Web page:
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Lost and Found Faithful - November 29, 2023

Published 3 months ago • 6 min read

November 29, 2023

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The True

Lost and Found Faithful

Found. What a wonderful word and promise!

First, it depicts the endless love and relentless pursuit of God the Father.

John Newton used it to illustrate God’s pursuit of us when he penned Amazing Grace: “I once was lost, but now am found.”

Jesus, in His parables, repeatedly invoked the imagery of being found to paint the picture of unabashed devotion and love:

1) The father used it to welcome his wayward prodigal son home: “He was lost and is found” (Luke 15:24).

2) The shepherd used it to announce his joy upon recovering the lost lamb: “Rejoice with me; I have found my lost sheep” (Luke 15:6).

3) The woman used it to celebrate finding her coin: “Rejoice with me; I have found my lost coin” (Luke 15:9).

There may be nothing as disorienting as being lost. But there may be nothing as restorative as being found after having once been lost. This is the primary depiction of ‘found’ in scripture, and it describes each of us who have been pursued by a loving God, and are now found in Him.

But it is when we couple that form of ‘found’ with the one we find in 1 Cor. 4:2 that we gain a more thorough understanding of the concept: “Moreover it is required in stewards, that a man be found faithful.”

My friends, the work of Jesus on our behalf is a finished one. In fact, He proclaimed as much from the cross, just before He died: “It is finished” (Jn. 19:30). It is a glorious thing to rest in that finished work. We once were lost, but now you and I are found!

There is a permanence to that reality. But there is also a beautiful invitation in 1 Cor. 4:2 (and other passages) to steward that completed work in a way that makes it accessible to others. The work is finished, and we are now stewards of it.

There is a mysterious component of finding something that is lost in that it happens all of a sudden. One moment there is a searching, and in the next what was lost is found. If you and I desire to be “found faithful” upon our Savior’s return, we must be constantly stewarding the work He’s entrusted to us. That is what will enable us to proclaim John 17:4: “I have brought you glory on earth by finishing the work you gave me to do.”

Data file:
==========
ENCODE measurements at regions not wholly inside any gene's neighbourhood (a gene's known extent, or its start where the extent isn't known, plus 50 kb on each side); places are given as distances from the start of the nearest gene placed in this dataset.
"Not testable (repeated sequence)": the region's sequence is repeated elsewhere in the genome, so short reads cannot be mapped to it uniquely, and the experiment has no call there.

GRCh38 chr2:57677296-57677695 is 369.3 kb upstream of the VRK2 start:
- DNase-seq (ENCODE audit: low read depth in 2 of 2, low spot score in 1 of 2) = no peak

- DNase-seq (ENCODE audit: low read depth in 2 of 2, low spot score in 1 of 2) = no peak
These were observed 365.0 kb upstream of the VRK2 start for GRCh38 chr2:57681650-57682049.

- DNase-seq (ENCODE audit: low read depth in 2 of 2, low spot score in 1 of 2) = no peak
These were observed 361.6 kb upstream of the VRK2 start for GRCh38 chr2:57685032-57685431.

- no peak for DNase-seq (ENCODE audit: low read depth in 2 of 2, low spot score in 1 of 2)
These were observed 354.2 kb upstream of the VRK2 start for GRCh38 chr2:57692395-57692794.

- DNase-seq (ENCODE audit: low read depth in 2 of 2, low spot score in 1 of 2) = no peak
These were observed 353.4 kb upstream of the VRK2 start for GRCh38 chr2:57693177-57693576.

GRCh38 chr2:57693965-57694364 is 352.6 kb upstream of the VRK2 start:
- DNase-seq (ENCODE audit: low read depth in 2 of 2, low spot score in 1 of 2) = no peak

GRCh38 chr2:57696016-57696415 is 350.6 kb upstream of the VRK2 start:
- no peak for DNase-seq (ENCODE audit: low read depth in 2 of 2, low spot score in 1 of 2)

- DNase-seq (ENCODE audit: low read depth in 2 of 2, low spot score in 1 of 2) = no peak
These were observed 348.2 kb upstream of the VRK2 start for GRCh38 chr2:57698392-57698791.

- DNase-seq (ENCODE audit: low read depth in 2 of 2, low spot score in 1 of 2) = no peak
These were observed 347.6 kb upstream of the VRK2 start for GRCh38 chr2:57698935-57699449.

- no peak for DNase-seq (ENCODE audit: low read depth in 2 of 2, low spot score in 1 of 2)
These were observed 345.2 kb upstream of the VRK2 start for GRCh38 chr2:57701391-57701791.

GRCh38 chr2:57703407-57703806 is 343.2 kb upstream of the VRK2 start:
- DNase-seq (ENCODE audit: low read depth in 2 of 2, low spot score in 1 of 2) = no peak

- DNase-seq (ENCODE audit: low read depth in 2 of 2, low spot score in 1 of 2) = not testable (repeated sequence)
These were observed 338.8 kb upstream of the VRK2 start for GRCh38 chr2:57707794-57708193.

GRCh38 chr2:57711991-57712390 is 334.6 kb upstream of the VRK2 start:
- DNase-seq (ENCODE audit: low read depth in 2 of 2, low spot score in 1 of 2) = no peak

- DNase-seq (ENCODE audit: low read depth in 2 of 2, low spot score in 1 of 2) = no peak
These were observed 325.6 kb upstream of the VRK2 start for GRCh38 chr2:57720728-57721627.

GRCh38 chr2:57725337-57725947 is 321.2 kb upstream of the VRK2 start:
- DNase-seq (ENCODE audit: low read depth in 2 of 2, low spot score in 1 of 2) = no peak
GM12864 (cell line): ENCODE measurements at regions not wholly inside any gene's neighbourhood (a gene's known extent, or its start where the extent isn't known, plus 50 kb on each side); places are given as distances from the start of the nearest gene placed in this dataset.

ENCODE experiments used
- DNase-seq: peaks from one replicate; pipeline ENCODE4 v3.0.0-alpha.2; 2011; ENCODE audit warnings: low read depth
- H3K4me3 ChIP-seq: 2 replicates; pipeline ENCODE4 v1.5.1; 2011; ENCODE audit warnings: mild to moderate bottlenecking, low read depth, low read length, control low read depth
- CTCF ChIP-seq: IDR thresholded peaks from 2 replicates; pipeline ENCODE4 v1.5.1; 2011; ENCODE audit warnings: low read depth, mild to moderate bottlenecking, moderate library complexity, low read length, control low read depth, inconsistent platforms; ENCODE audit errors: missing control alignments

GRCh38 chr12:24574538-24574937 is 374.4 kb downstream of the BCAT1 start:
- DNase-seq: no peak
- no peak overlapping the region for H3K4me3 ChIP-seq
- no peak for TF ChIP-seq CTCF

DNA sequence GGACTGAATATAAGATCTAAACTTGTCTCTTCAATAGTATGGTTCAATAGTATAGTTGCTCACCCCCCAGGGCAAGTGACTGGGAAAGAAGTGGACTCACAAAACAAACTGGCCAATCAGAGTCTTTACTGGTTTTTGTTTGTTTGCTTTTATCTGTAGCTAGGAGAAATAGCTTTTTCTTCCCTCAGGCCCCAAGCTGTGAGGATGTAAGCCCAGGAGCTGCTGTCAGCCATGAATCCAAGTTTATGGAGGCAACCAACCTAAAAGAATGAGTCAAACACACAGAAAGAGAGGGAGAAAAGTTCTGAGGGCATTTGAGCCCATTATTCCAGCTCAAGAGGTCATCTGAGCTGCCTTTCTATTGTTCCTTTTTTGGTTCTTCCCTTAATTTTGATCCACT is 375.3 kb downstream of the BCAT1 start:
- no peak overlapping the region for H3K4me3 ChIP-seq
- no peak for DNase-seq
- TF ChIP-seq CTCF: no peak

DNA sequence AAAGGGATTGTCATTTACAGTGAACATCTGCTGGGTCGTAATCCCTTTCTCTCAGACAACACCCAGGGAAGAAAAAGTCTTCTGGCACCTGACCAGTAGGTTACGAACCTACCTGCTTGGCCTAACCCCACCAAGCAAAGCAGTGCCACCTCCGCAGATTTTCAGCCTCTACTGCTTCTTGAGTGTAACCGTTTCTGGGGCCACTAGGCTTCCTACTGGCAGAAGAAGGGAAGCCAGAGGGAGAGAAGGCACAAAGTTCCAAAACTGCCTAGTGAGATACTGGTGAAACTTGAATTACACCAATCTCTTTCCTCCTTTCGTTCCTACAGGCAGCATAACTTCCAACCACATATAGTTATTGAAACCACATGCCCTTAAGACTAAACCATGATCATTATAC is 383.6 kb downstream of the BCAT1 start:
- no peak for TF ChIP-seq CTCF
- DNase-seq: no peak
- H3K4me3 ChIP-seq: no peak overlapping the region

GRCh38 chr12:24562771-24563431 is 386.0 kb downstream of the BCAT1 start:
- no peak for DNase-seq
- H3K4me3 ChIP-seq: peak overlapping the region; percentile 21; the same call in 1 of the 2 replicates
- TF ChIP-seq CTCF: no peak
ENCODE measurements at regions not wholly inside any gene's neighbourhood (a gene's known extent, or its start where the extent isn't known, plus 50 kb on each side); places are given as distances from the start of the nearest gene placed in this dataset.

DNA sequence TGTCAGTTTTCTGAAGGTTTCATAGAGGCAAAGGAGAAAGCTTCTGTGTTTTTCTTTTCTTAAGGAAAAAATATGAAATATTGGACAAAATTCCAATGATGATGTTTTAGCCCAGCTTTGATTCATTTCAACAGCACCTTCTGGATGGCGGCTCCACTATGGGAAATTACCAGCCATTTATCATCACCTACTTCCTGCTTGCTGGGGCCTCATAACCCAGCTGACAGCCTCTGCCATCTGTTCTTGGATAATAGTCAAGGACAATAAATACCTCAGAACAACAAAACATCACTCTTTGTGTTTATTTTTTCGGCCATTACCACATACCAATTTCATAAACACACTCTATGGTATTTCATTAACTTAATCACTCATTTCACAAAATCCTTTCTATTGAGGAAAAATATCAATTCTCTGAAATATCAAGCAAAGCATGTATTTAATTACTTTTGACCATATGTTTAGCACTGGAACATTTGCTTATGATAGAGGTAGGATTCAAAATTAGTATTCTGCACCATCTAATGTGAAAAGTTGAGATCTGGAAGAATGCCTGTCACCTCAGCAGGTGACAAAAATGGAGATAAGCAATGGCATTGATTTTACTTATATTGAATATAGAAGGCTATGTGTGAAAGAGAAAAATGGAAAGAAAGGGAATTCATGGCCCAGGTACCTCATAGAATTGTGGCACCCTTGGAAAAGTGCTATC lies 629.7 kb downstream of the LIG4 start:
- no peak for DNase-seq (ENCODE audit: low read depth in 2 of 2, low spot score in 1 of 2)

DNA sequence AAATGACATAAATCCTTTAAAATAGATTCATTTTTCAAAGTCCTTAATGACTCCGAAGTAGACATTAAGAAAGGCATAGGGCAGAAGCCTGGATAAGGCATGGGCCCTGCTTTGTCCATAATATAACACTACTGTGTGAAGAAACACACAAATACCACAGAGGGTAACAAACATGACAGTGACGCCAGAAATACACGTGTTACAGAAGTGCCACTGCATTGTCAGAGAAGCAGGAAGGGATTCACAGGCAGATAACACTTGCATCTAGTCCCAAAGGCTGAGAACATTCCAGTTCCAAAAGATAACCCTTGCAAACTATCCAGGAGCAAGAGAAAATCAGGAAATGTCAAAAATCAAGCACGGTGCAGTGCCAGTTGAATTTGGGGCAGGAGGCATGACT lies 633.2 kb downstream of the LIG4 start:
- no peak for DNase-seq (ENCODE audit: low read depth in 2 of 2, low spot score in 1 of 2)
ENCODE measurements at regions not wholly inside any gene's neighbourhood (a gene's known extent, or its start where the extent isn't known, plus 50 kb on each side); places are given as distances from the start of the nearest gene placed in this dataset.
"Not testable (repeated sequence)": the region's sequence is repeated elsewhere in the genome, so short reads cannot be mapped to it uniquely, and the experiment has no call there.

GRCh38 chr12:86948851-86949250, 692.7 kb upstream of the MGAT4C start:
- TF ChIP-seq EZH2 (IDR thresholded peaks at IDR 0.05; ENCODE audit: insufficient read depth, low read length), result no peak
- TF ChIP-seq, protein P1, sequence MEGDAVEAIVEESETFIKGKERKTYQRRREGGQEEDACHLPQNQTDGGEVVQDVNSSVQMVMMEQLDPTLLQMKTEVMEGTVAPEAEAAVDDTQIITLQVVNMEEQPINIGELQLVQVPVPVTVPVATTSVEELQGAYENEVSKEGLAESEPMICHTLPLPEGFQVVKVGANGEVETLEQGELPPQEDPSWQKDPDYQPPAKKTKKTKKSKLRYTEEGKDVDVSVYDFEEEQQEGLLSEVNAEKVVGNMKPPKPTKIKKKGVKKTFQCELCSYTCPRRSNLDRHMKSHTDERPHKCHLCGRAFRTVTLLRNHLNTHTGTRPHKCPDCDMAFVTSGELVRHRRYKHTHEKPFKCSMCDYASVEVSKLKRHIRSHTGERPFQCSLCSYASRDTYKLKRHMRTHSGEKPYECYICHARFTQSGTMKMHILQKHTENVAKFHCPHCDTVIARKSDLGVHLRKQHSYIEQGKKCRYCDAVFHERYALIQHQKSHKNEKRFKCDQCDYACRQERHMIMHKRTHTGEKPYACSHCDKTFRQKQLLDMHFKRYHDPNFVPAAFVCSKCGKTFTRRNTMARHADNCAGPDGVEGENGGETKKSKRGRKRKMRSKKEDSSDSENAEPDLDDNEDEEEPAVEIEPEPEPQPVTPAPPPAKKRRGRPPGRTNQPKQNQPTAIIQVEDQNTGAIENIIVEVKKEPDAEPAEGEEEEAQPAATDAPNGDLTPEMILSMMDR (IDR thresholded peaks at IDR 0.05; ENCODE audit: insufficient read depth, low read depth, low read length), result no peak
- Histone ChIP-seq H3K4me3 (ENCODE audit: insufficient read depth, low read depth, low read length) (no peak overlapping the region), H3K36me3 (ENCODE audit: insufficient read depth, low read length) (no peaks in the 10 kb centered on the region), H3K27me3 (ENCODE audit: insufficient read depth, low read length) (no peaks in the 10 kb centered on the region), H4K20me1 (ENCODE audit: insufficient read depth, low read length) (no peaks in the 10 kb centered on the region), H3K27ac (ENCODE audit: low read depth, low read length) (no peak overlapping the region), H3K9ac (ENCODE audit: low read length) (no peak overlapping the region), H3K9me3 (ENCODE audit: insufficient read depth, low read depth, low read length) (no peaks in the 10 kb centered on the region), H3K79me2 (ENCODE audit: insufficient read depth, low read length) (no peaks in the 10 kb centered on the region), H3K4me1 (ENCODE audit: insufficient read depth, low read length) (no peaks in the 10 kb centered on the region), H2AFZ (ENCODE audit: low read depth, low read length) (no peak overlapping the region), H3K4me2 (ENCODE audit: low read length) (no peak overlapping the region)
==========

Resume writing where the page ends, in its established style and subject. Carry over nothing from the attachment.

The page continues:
What an unfathomable joy to have been found!

What an unspeakable thrill to anticipate being found faithful!


A Fragile Truce

A multi-day lull in the fighting persists in Israel and Gaza, as Israel and Hamas continue to release prisoners and hostages on a schedule brokered by Qatar, Egypt, and the United States. More than 80 hostages have been released by Hamas, but at least 150 remain captive. Israel has released 180 prisoners, most of whom are young Palestinian men accused of hostilities. It appears possible that the truce could be extended as additional hostage/prisoner exchanges are agreed to, but the situation is extremely tenuous, and a resumption of wide-scale fighting seems all but certain.

Analysis and eternal perspective: As we continue to view this story through our four overarching principles, we rejoice for the captives who are released, and we acknowledge again both the special place in God’s heart for the Jewish people and His expansive and unconditional love for every person formed in His image—all of us. We also recognize the impactful role of other governments, including those who negotiated the current truce.

On that final point, Israel is in a challenging position, as it carries a duty to its people to respond in a way that mitigates against a future similar attack from Hamas, but faces a predictable and mounting campaign from other countries to chart a path toward peace.

As we in The Equipped community pray for peace (Ps. 34:14 is just one of many biblical commands to prioritize and work for peace), we recognize the tension between the current fragile peace and a longer-lasting peace as a result of a diminished Hamas. We also acknowledge that true peace is more than the absence of war, but a result of the redemptive work of Jesus in the hearts and minds of individuals. May our most fervent prayer be that souls would find eternal peace through Jesus in the midst of such devastating circumstances.